After incubation longer than 15 minutes, gold particles were detected within larger endocytic compartments of diverse morphology. These included irregularly shaped, peripherally located vacuoles and multivesicular bodies generally considered early endosomes (Figure 2D) peripheral to juxtanuclear spherical multivesicular, multilaminar bodies representing late endosomes, lysosomes, or both (Figures 2E, 2F and 2G), and, rarely, vesiculotubular structures in the vicinity of the Golgi apparatus.
Immunoelectron microscopy revealed that the gold particles in endosomal and lysosomal structures clearly colocalized with MHC class II antigens; in particular, more than 70% of the gold particles internalized after 120 minutes were found in compartments showing strong specific labeling with anti-HLA-DR (Figures3A and 3B). Moreover, in approximately 30% of endosomes or lysosomes containing internalized gold, these gold particles could still be immunolabeled with anti-C3d (Figure 3C). Cell surface-bound gold particles stained readily with anti-C3d (Figure 3D). The specificity of the immunolabeling experiments was assessed by observing virtually no background labeling and by omitting primary antibodies or replacing them with irrelevant antibodies (data not shown).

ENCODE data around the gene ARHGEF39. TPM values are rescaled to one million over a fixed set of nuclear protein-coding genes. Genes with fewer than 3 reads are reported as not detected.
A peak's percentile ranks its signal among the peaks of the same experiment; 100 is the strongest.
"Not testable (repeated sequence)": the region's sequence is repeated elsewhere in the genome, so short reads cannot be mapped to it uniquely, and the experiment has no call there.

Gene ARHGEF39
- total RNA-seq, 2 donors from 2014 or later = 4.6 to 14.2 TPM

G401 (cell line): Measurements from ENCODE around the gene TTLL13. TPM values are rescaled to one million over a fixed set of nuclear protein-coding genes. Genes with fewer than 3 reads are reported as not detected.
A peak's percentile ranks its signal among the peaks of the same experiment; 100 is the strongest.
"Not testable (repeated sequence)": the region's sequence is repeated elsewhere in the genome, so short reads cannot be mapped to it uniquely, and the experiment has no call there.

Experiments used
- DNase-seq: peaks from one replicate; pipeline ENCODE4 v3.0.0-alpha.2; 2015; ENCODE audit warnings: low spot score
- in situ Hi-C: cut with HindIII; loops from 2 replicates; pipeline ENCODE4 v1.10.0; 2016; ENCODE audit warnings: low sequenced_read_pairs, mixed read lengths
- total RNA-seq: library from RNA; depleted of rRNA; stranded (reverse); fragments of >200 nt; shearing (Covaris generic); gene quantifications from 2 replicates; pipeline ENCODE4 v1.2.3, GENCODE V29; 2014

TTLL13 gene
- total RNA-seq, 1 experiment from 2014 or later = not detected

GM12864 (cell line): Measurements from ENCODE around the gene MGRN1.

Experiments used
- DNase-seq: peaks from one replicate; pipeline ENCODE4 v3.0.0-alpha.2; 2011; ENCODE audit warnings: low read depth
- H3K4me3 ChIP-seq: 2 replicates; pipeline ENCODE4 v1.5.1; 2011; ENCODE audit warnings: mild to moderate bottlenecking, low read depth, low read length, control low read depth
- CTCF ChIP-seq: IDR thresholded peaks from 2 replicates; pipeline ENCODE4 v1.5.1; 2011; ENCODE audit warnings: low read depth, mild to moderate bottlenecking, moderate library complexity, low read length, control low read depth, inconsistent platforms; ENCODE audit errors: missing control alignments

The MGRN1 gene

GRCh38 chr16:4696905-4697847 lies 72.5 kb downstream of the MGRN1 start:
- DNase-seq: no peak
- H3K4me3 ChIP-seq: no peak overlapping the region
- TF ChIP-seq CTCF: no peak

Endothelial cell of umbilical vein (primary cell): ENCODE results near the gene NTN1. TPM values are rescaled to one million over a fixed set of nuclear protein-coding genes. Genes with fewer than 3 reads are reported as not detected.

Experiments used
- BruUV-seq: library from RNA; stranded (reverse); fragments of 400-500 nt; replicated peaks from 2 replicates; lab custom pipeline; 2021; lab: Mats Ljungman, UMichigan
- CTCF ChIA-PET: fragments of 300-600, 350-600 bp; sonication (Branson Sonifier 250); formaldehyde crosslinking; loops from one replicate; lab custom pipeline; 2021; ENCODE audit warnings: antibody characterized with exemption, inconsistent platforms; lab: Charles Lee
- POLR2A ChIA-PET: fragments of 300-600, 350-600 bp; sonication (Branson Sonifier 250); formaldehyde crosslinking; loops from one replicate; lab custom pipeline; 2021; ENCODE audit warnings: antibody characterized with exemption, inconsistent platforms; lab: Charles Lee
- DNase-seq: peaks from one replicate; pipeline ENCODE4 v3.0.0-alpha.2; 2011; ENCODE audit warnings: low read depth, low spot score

Large aggregations of gold particles (eg, Figure 2G) found in some of the late endosomes, lysosomes, and, to a minor extent, Golgi-associated structures were never attached to membranes and could not be stained with anti-C3d, which characterizes these structures as flocculated colloidal gold. Occasionally, after prolonged incubation (60 to 120 minutes), gold particles were detected within complex spherical compartments with different kinds of internal membranes and located just below the plasma membrane (Figure 4). These structures were only observed after cryofixation, indicating their transient or delicate nature.